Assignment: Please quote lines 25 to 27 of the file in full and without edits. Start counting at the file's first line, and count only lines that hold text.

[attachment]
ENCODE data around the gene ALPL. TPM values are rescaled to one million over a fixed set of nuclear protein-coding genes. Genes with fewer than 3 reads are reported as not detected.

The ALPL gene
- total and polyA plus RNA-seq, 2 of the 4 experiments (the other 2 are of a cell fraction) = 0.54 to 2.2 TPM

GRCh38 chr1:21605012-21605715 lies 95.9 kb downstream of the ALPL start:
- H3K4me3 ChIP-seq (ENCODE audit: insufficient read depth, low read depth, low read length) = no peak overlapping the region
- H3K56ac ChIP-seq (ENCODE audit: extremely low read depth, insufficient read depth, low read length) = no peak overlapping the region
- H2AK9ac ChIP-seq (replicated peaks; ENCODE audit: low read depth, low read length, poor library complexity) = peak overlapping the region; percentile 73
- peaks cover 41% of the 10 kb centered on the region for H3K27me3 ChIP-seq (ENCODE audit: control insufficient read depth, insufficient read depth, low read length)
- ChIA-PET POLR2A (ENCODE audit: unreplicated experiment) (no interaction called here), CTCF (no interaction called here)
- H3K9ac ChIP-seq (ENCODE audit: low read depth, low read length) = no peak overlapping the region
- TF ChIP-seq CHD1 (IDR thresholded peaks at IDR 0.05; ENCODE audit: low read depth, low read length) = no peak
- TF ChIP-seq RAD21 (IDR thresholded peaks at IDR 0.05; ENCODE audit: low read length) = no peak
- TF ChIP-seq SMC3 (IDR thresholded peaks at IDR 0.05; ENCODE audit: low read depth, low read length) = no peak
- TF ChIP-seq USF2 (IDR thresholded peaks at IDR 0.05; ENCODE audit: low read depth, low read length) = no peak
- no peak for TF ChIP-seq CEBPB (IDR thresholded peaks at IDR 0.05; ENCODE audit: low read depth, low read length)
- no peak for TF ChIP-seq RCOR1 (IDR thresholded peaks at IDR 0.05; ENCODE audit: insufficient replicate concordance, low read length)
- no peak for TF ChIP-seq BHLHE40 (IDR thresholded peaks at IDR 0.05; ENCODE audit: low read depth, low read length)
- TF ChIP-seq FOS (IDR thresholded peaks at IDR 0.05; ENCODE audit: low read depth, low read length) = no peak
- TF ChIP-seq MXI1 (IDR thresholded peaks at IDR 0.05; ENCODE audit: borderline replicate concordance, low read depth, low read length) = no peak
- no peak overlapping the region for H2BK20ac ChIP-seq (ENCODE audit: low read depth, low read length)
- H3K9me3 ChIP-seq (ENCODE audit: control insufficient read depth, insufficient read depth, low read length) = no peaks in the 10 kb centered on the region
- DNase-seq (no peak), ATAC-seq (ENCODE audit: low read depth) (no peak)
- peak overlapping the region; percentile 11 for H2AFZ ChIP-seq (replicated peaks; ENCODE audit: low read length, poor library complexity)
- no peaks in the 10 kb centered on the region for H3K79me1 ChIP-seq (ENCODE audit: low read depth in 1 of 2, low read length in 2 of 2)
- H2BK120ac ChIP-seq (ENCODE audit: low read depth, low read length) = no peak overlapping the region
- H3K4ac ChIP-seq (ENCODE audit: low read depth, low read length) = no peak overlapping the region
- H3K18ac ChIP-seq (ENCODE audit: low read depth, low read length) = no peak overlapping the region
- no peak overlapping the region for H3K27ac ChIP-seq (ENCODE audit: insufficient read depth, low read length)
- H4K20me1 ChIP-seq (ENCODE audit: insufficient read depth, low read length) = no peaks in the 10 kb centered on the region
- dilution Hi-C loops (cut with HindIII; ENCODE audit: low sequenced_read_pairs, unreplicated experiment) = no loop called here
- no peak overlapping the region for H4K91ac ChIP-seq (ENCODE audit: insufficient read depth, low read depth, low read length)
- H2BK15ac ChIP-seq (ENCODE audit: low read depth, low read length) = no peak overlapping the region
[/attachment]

- H2BK120ac ChIP-seq (ENCODE audit: low read depth, low read length) = no peak overlapping the region
- H3K4ac ChIP-seq (ENCODE audit: low read depth, low read length) = no peak overlapping the region
- H3K18ac ChIP-seq (ENCODE audit: low read depth, low read length) = no peak overlapping the region